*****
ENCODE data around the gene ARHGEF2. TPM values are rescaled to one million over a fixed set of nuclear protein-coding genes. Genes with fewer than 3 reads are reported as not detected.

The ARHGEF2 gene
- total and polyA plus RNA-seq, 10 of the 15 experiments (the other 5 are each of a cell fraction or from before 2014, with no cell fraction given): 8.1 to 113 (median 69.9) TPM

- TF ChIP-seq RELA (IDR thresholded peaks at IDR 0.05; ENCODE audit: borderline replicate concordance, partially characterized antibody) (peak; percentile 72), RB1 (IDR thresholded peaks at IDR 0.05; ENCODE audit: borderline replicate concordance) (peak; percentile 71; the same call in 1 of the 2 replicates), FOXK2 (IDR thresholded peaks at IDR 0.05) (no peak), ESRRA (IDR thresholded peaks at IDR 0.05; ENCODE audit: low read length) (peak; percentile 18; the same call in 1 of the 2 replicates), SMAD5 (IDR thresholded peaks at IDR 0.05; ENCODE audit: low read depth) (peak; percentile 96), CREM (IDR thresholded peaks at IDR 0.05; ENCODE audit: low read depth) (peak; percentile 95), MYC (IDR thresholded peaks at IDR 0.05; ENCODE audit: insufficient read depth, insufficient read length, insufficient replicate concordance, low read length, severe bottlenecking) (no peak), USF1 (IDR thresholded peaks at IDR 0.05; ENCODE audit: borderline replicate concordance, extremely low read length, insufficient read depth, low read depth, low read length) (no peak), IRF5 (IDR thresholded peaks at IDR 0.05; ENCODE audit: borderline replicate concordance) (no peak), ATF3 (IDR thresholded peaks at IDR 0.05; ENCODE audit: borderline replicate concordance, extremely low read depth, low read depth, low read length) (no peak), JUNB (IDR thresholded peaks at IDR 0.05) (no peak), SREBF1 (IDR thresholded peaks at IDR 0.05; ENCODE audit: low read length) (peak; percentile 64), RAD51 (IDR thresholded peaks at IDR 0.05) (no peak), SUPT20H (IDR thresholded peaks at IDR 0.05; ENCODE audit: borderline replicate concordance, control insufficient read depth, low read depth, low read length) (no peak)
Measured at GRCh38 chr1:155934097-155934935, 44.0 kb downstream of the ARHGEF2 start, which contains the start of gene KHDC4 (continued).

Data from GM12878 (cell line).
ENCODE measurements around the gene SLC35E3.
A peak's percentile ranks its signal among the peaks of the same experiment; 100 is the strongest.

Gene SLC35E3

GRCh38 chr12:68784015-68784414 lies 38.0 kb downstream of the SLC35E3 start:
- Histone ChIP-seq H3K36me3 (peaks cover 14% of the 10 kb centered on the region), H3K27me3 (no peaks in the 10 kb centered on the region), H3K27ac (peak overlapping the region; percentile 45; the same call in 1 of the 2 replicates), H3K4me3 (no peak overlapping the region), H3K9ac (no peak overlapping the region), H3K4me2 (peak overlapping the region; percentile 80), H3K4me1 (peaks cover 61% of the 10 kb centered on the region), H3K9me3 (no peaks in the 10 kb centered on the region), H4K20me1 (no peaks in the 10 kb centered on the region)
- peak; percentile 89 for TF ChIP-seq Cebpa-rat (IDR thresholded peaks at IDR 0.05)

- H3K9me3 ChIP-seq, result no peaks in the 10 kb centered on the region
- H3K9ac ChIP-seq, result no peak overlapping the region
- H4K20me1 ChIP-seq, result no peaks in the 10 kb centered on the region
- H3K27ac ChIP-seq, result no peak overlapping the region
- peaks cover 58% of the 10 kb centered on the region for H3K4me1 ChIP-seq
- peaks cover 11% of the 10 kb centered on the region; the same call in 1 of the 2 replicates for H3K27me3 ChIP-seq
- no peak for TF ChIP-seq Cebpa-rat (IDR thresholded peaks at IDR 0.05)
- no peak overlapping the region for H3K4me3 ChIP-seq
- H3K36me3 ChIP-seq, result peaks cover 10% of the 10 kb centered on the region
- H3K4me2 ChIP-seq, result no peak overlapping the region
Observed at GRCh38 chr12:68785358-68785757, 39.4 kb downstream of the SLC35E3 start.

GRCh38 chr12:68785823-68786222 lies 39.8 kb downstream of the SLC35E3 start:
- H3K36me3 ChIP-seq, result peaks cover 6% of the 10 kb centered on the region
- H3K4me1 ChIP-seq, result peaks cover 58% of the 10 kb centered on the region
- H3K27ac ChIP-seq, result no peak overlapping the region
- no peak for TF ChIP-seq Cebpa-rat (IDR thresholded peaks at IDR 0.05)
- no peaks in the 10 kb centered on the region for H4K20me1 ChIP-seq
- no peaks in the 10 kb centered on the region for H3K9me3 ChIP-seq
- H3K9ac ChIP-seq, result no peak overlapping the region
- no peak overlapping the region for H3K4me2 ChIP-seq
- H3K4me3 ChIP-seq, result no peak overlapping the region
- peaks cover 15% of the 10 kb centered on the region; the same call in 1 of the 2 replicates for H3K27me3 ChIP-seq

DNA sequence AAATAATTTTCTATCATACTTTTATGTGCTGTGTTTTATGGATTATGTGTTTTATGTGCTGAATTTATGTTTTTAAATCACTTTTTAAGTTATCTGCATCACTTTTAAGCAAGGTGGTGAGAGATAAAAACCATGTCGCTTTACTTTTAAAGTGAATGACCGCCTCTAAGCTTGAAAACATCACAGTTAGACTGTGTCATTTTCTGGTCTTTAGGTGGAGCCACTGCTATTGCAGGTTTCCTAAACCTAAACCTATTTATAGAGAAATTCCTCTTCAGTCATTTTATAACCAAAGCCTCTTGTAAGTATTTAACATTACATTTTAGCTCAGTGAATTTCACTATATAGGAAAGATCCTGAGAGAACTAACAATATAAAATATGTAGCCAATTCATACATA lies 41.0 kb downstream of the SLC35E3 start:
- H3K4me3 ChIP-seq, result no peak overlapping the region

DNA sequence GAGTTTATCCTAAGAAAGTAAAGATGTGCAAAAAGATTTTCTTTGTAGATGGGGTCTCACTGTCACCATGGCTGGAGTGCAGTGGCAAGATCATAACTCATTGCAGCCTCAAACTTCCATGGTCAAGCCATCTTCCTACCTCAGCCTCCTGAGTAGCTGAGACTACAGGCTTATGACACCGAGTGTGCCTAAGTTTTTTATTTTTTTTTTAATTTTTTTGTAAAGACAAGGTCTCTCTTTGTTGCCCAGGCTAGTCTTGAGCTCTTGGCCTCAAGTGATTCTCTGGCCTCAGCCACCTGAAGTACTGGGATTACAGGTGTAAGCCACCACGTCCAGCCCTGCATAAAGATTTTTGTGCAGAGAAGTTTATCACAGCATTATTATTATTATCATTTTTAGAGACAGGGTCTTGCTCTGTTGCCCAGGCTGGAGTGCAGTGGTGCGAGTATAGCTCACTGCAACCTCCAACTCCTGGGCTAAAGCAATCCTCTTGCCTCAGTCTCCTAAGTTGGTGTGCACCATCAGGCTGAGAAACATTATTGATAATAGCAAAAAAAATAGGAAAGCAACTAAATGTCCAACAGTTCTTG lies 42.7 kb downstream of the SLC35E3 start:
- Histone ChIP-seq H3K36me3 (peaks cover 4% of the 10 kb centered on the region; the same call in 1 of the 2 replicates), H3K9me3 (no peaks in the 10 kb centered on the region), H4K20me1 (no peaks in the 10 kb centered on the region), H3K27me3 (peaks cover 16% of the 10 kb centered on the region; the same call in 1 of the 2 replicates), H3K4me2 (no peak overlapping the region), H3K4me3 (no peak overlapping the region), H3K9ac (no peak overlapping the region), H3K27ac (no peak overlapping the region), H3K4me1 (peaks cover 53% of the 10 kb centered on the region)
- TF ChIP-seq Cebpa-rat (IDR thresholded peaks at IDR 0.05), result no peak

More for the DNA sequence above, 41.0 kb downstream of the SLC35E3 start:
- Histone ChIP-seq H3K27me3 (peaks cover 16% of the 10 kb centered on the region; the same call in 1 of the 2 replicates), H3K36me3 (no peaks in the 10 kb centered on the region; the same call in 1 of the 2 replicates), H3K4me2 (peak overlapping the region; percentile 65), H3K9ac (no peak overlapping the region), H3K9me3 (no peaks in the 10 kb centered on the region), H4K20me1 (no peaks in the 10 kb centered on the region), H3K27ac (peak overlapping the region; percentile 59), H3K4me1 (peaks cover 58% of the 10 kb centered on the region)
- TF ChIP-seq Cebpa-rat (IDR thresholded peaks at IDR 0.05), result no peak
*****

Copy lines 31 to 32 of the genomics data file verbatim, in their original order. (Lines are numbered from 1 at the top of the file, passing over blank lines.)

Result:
- H3K9ac ChIP-seq, result no peak overlapping the region
- no peak overlapping the region for H3K4me2 ChIP-seq